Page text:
I had some mirchi bhaai at the small canteen in the compound, though I only wanted to have some tea. I found Mr. auto wallah who was waiting for me in the parking, even though I had told him to leave. He showed me a notebook all with glowing reviews of the trips, but I wasn’t sure of going to Pattadakal and Aihole. It wasn’t that the offer wasn’t good, it’s just that the places didn’t excite, specially after being little disappointed by the cave temples.
After a quick search on Google images, I thought the two were a pass. I generalized them as old temples on a large open ground. What’s so special?
Or maybe it was my arrogance that I dismissed them without giving much thought.
Or perhaps I being practical, I decided to spend more time exploring Badami then running all around and tiring myself un-necessarily.
I took a quite lane to the other side of the lake. The lane itself with its white washed houses was quite a discovery. There were hardly any people around, not adults at-least, the little people, the children coyly waved hello and goodbyes as I passed through the street clicking with my phone camera.
In the Bhoothnath temple I reluctantly followed a local who acted like a self-appointed guide. The carving on the giant stones made my day. Damn! it was some artmanship.
While on my way I decided to take the passage up to check out some inscriptions. I ended up skipping it and continued my climb till I reached the top. Aah, I gasped. It was so beautiful from up there. The landscape looked as haunting as the one around Hampi.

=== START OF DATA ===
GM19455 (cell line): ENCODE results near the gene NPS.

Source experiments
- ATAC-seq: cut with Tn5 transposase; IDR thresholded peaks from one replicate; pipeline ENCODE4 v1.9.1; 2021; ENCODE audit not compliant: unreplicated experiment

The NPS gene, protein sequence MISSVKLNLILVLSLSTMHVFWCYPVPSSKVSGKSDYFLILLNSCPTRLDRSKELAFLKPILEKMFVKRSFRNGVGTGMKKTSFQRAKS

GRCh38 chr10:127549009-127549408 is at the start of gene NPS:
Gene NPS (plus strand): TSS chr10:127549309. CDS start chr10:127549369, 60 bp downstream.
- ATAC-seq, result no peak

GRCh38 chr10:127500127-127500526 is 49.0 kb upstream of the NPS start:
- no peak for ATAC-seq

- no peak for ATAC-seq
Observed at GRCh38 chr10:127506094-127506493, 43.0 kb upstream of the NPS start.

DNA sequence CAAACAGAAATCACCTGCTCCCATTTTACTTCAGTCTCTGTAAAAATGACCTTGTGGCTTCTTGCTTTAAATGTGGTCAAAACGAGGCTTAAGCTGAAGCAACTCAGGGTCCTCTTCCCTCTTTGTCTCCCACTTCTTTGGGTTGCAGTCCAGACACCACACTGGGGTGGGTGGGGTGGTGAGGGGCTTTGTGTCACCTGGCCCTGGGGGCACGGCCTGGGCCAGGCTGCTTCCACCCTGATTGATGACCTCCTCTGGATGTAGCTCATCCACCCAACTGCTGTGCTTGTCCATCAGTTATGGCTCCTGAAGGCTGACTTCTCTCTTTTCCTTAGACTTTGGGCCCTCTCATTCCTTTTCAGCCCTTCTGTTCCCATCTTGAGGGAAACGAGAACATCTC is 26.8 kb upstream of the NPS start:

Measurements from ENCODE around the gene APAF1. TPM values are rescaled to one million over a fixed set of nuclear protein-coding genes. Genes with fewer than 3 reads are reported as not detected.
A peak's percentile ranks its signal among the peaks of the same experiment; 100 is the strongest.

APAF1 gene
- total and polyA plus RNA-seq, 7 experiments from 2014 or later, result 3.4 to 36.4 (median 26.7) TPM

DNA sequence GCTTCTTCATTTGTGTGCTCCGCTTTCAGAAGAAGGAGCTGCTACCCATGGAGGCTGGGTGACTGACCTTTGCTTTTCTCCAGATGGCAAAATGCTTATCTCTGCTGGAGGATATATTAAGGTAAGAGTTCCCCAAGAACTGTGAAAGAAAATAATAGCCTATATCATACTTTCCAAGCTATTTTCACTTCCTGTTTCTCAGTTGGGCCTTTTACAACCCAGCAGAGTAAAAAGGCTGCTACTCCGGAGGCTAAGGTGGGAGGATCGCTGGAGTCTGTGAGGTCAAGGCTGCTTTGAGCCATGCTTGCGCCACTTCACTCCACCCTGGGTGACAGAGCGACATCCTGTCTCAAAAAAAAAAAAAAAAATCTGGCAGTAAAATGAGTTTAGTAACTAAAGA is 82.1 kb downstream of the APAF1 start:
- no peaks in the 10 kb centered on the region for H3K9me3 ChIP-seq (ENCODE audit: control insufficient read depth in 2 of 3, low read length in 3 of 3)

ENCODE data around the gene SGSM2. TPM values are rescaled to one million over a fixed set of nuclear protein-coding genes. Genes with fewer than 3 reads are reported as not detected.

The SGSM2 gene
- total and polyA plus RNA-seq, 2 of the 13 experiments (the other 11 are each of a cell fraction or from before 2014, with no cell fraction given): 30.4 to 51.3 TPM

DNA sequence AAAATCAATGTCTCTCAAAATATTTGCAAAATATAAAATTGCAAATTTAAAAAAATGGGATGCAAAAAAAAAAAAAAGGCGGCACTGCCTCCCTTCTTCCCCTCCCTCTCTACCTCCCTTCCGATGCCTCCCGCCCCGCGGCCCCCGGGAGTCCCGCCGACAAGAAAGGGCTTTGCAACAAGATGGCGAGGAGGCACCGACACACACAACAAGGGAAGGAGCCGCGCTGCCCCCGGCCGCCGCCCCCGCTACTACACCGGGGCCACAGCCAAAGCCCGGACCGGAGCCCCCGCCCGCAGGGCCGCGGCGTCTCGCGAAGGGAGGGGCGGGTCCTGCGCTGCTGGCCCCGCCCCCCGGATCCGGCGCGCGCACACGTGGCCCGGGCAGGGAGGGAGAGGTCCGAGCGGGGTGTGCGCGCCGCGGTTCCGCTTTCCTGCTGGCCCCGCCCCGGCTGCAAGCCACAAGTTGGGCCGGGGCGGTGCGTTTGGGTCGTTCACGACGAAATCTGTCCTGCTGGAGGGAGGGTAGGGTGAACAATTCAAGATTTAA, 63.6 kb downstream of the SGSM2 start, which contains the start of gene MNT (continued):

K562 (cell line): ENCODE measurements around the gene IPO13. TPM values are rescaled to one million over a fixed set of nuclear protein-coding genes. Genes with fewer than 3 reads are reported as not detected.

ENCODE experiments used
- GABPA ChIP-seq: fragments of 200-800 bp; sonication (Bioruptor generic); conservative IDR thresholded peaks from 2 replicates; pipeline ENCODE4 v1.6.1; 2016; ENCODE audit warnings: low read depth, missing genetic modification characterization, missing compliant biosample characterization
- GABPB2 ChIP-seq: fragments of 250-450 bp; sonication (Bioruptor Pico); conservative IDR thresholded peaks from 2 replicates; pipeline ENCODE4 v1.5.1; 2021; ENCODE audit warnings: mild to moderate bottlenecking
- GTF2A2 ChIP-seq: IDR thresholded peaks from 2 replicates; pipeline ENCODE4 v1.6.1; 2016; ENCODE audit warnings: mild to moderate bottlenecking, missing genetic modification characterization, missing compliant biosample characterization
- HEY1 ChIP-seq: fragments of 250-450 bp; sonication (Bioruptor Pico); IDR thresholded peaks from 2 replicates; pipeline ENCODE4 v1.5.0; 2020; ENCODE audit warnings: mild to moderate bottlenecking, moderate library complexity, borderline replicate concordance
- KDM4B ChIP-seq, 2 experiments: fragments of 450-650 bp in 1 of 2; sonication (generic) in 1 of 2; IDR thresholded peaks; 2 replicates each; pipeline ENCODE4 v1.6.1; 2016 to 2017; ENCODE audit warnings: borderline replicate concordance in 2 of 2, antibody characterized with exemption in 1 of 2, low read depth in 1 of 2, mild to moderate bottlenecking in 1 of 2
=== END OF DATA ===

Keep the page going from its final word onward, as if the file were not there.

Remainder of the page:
I waited patiently for the sunset, taking the refuge behind a stone till the Sun was low enough. Hues of oranges and purple filled the sky as the Sun descended on to the horizon.
The crumbling old fort, and the remains of lower and the upper Shivalaya temples under the half-moon light cast a mysterious shadow. I scrambled to find my way back as I remembered my late night adventure in Hampi. I had a train to catch in another forty minutes. I took a chance and stumbled my way down a series of steps. The well laid path lead me safely through the rifts.
A pleasant incense like smell hung in the air. I thought I heard something, music coming off from tabla and sarangi, or maybe it was the sound of my own footsteps. My mind was playing tricks on me, but perhaps it was what I wanted to hear. I was almost there at the bottom of the stairs where to my great relief was the ASI museum by the lake.
The last bit of light in the horizon was gone and in the absence of stars it was now quite dark. I looked up toward the hill one last time and couldn’t help but wonder:
The Sun might have set on the kingdom of Chalukyas, but their legacy would go on continue to inspire generations. It’s not lost as long as we remember, tomorrow the Sun will rise again and with inherited memories this ‘Indus valley’ civilization will continue to flourish…
PS: I was ten minutes late for the train, but boy was I so glad to find that the train wasn’t running on time. This time, I thanked railways for not being so punctual.